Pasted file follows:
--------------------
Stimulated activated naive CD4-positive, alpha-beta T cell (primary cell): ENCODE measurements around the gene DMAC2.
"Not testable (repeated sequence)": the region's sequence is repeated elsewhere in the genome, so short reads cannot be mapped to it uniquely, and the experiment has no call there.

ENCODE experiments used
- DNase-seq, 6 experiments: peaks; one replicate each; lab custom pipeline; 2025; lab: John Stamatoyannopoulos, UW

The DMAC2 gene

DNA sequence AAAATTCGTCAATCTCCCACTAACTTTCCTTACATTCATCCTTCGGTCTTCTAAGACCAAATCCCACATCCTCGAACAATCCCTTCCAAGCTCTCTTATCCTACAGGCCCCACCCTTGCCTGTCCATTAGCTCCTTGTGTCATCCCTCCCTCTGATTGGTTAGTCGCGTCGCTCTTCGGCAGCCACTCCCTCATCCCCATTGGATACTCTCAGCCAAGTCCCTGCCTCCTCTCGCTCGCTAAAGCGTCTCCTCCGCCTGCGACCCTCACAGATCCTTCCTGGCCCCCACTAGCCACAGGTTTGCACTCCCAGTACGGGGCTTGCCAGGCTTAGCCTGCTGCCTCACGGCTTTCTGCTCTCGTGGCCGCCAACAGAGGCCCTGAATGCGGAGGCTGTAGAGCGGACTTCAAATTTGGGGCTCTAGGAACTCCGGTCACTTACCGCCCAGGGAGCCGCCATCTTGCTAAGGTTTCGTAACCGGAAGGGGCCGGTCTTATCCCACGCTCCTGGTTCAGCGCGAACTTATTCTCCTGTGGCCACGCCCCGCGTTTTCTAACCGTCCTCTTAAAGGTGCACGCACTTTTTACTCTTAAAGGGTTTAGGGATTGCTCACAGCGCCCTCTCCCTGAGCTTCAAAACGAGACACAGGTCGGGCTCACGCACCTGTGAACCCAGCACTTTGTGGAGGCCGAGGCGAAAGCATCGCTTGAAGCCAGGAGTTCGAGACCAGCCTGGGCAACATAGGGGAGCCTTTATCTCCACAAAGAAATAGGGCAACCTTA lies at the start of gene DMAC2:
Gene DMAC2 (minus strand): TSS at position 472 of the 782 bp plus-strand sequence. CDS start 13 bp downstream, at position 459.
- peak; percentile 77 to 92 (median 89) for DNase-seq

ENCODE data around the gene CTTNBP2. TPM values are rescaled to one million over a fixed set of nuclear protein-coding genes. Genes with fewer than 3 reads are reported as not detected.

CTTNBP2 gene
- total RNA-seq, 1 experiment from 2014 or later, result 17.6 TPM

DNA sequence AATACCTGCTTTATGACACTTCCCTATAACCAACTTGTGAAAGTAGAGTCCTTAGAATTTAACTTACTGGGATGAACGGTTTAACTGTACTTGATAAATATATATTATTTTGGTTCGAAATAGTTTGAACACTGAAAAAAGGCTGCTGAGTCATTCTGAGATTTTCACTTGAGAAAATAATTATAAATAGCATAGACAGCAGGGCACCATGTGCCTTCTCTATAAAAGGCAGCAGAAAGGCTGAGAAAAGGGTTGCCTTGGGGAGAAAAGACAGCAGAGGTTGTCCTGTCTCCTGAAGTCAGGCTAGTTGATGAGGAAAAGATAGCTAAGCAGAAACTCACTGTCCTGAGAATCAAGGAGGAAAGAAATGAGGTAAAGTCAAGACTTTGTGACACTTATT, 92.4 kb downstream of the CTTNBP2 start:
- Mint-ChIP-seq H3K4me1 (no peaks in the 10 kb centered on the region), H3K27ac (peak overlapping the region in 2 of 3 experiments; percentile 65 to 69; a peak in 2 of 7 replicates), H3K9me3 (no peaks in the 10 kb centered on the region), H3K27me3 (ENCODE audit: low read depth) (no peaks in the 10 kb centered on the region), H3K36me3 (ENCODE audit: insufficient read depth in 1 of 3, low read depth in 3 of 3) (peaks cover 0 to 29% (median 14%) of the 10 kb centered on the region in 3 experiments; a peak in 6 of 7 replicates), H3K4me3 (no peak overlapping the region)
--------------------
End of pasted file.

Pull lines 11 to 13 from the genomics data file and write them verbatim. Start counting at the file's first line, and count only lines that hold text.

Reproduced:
- total RNA-seq, 1 experiment from 2014 or later, result 17.6 TPM

DNA sequence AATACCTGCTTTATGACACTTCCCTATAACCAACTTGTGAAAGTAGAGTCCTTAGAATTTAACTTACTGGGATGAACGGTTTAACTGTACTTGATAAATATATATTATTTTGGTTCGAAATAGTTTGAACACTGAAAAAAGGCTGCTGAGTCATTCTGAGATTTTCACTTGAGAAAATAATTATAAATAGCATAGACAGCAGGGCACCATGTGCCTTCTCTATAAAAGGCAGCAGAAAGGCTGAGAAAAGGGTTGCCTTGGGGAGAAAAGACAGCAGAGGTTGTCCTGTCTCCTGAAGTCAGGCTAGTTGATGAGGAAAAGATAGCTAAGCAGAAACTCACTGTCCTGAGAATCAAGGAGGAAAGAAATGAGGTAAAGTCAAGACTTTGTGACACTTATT, 92.4 kb downstream of the CTTNBP2 start:
- Mint-ChIP-seq H3K4me1 (no peaks in the 10 kb centered on the region), H3K27ac (peak overlapping the region in 2 of 3 experiments; percentile 65 to 69; a peak in 2 of 7 replicates), H3K9me3 (no peaks in the 10 kb centered on the region), H3K27me3 (ENCODE audit: low read depth) (no peaks in the 10 kb centered on the region), H3K36me3 (ENCODE audit: insufficient read depth in 1 of 3, low read depth in 3 of 3) (peaks cover 0 to 29% (median 14%) of the 10 kb centered on the region in 3 experiments; a peak in 6 of 7 replicates), H3K4me3 (no peak overlapping the region)